Hearing loss, while technically not life threatening, does threaten quality of life. The Garvan Research Foundation is using NSW Seniors Festival (1-10 April, 2016) to remind people, of all ages, to prioritise their hearing, as any hearing damage cannot be reversed.
Professor David Ryugo is Head of the Hearing Research Laboratory at Sydney’s Garvan Institute of Medical Research. His team’s research is focused on documenting brain changes in response to hearing loss.
“Most hearing loss is caused by damage to the ear,” Prof Ryugo says. “When the ear gets damaged, less sound enters the system because you need greater volume in order to hear. This decrease in auditory stimulation causes a rewiring of the brain and affects its ability to decipher sound. This is where the symptoms of hearing loss come in, making it difficult to comprehend sound.
“Hearing loss results in disturbances in loudness perception, the emergence of phantom sounds – like buzzing or ringing (tinnitus) – and a difficulty in understanding speech in the presence of background noise. The technologies available for combating hearing loss – hearing aids and cochlear implants – address damage to the ear but not the consequent changes in the brain. That’s why they do not work well in noisy environments.
“My team assesses the brain changes that occur as a result of hearing loss. By understanding more about how hearing loss causes the brain to change, we hope to gain insight into how the brain might play a role in restoring hearing loss.”
Hearing relies on hair cells in the inner ear. These tiny cells convert sound vibrations into electrical signals, which then travel to the brain to be deciphered. When the hair cells are damaged, hearing loss is the result.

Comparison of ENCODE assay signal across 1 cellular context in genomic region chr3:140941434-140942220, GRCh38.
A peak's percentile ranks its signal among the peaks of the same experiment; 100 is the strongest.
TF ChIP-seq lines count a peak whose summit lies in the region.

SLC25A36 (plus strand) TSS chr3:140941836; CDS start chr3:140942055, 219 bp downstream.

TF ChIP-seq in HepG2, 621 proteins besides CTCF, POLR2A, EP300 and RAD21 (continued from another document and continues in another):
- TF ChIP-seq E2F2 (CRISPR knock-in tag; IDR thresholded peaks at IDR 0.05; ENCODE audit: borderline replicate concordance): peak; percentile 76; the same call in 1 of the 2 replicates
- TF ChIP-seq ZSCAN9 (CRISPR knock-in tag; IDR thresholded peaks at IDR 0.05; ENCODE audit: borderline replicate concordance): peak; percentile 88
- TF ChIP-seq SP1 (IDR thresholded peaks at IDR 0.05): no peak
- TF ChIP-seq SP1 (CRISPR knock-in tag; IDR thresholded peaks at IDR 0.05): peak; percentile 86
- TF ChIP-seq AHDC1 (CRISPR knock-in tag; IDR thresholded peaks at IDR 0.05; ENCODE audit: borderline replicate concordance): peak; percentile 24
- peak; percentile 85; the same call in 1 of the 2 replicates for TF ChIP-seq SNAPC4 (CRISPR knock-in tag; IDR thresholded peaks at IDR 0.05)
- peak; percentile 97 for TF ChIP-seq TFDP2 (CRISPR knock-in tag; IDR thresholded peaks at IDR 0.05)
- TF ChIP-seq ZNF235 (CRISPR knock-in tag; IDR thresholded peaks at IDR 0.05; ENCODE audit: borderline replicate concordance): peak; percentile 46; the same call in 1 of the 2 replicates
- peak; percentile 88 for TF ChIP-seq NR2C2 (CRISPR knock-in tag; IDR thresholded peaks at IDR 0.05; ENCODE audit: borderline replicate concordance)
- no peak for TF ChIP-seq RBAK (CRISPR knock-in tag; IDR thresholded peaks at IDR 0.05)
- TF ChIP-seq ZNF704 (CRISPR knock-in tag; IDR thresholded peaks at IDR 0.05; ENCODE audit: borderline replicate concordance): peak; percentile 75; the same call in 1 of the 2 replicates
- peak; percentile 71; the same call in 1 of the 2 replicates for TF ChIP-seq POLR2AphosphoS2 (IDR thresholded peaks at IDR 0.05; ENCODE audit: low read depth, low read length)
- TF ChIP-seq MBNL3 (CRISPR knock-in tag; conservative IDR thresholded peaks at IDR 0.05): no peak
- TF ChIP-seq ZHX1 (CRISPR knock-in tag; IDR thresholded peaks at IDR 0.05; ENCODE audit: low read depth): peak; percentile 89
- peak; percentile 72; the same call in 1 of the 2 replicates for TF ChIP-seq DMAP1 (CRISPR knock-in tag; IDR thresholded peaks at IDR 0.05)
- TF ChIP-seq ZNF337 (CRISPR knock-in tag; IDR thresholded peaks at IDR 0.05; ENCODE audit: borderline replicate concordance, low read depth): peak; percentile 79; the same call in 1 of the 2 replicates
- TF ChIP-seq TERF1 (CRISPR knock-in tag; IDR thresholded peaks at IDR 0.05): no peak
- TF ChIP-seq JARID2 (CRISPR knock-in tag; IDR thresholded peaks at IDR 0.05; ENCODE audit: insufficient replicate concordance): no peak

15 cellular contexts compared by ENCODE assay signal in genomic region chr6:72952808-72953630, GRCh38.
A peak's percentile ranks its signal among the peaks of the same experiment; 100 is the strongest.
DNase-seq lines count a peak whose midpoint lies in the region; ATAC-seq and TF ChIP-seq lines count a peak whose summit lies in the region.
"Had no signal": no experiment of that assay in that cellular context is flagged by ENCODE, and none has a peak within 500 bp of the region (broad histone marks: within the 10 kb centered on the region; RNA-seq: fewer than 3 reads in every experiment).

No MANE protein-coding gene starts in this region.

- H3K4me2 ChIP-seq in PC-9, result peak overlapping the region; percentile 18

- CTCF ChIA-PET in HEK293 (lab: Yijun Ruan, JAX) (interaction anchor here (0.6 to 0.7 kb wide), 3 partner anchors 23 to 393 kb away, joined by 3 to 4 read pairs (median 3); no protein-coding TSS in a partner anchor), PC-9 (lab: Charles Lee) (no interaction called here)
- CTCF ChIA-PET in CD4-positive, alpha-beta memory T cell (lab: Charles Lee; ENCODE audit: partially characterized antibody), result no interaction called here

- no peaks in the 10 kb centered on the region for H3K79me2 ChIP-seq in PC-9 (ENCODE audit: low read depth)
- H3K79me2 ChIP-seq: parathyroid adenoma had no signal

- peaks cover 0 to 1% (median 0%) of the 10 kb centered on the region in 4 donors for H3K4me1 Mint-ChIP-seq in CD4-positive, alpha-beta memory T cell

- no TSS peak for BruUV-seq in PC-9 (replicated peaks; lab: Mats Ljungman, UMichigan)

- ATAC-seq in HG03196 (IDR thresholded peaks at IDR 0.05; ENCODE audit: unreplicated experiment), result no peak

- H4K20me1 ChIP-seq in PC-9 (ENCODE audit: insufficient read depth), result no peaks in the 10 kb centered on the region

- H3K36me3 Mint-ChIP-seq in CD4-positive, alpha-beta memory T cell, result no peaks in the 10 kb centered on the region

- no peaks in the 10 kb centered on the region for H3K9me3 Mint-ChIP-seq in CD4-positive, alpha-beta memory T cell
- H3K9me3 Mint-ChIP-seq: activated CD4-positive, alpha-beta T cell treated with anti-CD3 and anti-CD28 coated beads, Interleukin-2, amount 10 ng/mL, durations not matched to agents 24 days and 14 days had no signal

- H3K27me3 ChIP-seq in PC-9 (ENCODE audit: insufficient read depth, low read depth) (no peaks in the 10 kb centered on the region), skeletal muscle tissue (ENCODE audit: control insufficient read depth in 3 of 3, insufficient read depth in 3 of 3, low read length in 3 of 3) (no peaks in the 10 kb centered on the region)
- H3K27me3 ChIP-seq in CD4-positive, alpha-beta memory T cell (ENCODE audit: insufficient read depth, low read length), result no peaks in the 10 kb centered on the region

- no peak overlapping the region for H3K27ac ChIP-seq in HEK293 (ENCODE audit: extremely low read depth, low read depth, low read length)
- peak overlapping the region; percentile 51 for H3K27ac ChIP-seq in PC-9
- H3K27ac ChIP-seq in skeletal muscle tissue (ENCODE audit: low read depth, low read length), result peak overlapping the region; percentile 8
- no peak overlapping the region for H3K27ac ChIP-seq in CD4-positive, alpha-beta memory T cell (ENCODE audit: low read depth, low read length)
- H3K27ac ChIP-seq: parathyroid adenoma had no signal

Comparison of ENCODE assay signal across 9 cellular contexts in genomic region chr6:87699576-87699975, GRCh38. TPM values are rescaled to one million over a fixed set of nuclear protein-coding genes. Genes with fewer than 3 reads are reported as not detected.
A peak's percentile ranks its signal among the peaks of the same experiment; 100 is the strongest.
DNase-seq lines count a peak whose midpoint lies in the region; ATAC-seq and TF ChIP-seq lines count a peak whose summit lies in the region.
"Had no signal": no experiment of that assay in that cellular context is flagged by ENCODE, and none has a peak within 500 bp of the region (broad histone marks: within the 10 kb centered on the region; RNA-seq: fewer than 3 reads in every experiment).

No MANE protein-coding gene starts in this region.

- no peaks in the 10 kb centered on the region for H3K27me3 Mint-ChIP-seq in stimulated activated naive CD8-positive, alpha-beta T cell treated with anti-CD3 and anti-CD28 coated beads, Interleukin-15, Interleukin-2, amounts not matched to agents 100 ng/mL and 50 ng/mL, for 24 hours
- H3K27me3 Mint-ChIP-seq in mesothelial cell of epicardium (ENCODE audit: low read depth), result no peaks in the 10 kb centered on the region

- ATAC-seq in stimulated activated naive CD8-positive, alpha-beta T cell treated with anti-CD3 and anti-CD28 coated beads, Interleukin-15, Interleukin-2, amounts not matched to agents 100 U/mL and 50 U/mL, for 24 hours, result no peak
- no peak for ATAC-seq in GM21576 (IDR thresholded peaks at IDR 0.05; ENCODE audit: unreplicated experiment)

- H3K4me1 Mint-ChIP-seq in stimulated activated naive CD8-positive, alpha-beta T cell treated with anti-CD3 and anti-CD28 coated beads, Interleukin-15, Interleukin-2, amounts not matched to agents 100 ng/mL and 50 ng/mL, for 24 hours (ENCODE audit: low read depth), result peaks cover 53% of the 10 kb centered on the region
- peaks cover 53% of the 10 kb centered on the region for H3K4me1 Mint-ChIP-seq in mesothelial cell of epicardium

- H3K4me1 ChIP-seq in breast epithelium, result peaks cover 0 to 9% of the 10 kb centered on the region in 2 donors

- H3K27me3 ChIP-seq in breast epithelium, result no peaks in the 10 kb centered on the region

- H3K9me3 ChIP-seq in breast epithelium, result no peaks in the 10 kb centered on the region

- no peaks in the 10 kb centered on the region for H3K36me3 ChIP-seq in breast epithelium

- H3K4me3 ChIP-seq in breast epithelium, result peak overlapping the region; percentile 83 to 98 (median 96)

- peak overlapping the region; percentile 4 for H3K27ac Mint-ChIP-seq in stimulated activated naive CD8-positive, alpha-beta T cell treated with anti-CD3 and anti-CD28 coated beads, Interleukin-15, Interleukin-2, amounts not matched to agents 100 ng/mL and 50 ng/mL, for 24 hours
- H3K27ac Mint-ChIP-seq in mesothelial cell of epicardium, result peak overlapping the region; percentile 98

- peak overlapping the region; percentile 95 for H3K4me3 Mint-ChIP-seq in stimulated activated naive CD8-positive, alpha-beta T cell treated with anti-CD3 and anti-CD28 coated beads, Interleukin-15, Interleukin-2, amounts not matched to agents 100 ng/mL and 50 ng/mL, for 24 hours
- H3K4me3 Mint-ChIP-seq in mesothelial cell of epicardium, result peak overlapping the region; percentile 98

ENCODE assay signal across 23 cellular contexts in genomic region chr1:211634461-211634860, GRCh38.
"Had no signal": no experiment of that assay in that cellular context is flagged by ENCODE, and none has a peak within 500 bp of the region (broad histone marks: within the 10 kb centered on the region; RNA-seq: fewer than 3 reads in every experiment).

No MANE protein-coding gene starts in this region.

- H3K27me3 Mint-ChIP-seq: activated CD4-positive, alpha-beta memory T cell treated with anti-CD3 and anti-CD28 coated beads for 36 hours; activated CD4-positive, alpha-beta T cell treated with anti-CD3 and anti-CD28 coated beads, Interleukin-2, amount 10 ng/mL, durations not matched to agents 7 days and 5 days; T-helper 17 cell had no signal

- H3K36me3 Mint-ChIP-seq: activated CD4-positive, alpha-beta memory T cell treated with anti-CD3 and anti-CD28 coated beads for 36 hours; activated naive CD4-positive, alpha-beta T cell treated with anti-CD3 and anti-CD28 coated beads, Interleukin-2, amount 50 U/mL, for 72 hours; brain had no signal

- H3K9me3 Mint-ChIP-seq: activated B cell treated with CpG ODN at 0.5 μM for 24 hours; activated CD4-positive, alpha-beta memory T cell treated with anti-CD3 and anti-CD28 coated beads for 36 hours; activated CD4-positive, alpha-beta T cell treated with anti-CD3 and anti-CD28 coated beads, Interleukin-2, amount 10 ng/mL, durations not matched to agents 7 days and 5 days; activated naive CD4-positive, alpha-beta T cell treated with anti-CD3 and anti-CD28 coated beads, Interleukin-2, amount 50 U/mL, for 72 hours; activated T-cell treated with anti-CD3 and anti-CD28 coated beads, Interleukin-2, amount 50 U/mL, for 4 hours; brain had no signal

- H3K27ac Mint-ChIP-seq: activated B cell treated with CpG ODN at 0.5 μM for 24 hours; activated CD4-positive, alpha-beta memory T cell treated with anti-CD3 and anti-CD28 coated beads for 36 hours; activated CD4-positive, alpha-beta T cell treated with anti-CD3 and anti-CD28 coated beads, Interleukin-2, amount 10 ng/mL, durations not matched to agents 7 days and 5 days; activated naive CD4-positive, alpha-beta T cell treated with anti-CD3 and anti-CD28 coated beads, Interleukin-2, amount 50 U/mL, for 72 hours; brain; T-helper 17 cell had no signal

The most debilitating consequence of hearing loss is the inability to understand speech especially when there are other voices in the background, making it difficult to be socially active. With 50% of Australians over 60 suffering significant hearing loss, it means that the majority of people will live out the final decades of their lives with a communication impairment. People with hearing loss tend to avoid noisy restaurants, dread family holiday dinners, and skip parties because of their communication problem.
According to Prof Ryugo, we are still a long way from understanding enough about hearing loss and the brain to develop approaches to restore hearing. So, the best thing to do is look after your hearing now, as best you can.
“Taking care of your hearing means minimising your exposure to elements that harm hearing. This includes environmental noise (trucks, motorcycles, power tools, domestic appliances, concerts, loud music and loud venues), chemicals (drugs and solvents), viruses, and head trauma.
“Avoiding situations where harmful noise is present will help preserve hearing. We know that 15 minutes of exposure to 100dB causes damage to hearing, and there are plenty of apps that monitor the level of noise and check that it’s below that limit. For example: ‘Maximum dB Exposure Time’, ‘RTA Lite’ or ‘SPL Meterthat’, which are all free to download.
“Loud sound is like radiation or ultraviolet light exposure; a little bit won’t hurt but the exposure is cumulative so eventually it will irreversibly damage your hearing.
“The inability to interact socially as a result of hearing loss can lead to a person withdrawing from their community. It is this social withdrawal that makes individuals more vulnerable to depression and five times more at risk for early onset dementia. In the end, having good hearing during your ‘golden years’ plays a significant role in to achieving the richest fulfilment in life,” said Professor Ryugo.
FACTS ABOUT HEARING LOSS:
- 1 in 6 Australians suffer hearing loss, by 2050, this will increase to 1 in 41.
- 50% of Australians over 60 years suffer significant hearing loss2.
- Less than 20% of the people with hearing loss have taken steps to deal with it1.
- Moderate exposures to loud sounds - 100 dB for 15 minutes (equivalent to a song in a night club) - can cause permanent damage to hearing.
- Social withdrawal that makes individuals more vulnerable to depression and five times more at risk for early onset dementia.
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1 Better Hearing Australia: http://www.betterhearing.org.au/.
2 Access Economics Report 2006.
3 Dangerous decibels: http://dangerousdecibels.org/education/information-center.
4 Garvan Institute of Medical Research: http://www.garvan.org.au/research/diseases-we-research/hearing-loss.